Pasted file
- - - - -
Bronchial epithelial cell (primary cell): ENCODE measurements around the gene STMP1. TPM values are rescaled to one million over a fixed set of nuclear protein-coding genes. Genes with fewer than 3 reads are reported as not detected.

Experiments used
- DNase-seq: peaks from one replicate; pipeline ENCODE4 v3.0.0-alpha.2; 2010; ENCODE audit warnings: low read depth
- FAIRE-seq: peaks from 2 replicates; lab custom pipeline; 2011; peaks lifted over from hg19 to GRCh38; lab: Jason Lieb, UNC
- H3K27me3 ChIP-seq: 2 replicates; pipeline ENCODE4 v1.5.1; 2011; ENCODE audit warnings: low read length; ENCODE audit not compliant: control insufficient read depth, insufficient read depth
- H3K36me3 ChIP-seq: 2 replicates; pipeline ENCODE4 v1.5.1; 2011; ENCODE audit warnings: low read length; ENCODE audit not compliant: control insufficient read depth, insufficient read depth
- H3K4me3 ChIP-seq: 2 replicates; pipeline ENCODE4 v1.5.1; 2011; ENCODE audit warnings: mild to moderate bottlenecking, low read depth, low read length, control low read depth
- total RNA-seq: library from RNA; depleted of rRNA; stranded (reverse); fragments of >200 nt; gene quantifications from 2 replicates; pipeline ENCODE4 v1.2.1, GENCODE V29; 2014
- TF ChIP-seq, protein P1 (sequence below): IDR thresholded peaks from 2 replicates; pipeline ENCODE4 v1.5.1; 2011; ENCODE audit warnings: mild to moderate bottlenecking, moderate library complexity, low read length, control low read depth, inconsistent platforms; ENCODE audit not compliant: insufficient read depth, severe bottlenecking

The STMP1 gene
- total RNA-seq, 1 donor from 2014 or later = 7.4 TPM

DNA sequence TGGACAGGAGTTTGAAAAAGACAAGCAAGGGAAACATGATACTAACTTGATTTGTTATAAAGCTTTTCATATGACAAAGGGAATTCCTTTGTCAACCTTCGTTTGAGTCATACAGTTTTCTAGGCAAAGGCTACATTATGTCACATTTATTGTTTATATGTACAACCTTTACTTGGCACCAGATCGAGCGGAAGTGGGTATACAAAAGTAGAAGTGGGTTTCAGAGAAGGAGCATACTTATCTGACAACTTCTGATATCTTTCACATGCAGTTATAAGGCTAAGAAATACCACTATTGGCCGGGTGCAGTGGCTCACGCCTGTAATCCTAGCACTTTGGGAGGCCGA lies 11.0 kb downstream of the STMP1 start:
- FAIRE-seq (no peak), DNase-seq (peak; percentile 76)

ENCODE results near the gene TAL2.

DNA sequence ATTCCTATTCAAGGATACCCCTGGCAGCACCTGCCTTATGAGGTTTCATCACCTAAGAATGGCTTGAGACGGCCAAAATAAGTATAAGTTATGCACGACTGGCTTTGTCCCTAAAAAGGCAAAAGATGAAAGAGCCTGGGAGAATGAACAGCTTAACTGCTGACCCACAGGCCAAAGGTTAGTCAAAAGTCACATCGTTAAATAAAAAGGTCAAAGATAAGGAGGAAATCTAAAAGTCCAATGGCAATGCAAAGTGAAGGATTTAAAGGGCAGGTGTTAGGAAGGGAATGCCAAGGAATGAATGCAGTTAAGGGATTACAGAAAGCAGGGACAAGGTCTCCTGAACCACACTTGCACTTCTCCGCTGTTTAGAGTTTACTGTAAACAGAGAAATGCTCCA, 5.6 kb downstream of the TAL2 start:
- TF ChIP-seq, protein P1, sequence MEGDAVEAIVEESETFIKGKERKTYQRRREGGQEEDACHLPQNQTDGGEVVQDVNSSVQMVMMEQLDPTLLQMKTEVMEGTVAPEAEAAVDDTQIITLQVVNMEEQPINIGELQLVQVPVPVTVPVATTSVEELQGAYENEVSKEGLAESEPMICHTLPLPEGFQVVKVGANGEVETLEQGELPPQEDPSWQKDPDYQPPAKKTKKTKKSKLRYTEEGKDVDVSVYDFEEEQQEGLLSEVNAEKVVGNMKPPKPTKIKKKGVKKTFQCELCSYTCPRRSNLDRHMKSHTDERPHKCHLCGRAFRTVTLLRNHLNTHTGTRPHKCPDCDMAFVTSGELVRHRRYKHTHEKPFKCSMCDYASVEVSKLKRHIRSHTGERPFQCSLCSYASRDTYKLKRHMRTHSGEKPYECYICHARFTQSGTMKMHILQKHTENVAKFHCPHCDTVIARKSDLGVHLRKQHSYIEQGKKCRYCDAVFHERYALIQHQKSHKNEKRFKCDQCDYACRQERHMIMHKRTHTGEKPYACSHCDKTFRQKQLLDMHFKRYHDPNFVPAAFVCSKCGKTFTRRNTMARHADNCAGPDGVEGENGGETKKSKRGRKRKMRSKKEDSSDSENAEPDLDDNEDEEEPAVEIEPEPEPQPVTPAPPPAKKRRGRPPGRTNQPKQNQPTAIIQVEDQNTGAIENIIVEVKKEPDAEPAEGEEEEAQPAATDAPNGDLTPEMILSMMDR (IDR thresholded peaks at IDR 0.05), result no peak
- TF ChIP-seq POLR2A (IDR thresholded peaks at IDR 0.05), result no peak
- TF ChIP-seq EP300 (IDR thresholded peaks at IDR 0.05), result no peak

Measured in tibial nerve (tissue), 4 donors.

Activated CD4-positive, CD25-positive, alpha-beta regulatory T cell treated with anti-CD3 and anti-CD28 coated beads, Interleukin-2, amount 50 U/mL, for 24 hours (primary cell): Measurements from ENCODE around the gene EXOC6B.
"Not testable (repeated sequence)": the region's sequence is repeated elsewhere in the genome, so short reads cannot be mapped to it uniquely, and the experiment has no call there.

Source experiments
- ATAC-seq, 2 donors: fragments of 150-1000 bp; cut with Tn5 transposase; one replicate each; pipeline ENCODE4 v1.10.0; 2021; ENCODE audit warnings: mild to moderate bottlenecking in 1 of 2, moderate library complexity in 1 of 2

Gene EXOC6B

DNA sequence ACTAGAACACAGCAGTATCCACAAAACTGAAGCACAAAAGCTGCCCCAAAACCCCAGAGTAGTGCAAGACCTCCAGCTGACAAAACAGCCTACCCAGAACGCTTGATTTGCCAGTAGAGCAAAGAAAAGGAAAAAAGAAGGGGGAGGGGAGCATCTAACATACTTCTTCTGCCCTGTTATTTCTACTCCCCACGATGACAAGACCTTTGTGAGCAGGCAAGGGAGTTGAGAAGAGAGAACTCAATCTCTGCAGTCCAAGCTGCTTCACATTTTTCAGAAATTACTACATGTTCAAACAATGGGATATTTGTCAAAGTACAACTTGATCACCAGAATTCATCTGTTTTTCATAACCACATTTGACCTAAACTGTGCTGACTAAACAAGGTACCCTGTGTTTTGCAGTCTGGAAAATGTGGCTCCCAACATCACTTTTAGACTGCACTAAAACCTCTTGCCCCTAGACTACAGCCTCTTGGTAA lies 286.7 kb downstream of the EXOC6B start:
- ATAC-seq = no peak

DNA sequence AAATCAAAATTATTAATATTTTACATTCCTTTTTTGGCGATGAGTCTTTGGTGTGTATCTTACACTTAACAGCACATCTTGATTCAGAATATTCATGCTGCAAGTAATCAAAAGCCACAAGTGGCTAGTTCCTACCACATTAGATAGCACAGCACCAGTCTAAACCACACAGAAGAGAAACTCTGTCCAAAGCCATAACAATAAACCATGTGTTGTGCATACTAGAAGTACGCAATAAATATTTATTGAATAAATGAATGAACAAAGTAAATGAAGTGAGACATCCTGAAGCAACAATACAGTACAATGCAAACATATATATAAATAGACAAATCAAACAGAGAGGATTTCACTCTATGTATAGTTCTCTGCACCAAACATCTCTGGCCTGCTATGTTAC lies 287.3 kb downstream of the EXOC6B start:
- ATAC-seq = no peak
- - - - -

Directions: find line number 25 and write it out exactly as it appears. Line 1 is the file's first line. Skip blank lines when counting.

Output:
DNA sequence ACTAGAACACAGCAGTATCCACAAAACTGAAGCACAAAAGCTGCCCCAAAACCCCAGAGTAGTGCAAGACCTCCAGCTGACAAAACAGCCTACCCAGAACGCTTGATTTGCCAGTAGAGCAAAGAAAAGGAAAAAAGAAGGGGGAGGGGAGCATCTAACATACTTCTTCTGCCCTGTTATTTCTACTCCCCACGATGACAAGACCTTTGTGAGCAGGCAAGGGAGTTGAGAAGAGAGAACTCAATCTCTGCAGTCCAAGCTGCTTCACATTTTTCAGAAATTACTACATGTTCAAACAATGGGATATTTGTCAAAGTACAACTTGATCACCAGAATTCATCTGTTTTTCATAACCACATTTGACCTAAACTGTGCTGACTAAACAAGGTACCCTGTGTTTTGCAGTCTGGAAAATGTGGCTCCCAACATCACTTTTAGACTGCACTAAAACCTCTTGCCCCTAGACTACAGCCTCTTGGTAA lies 286.7 kb downstream of the EXOC6B start: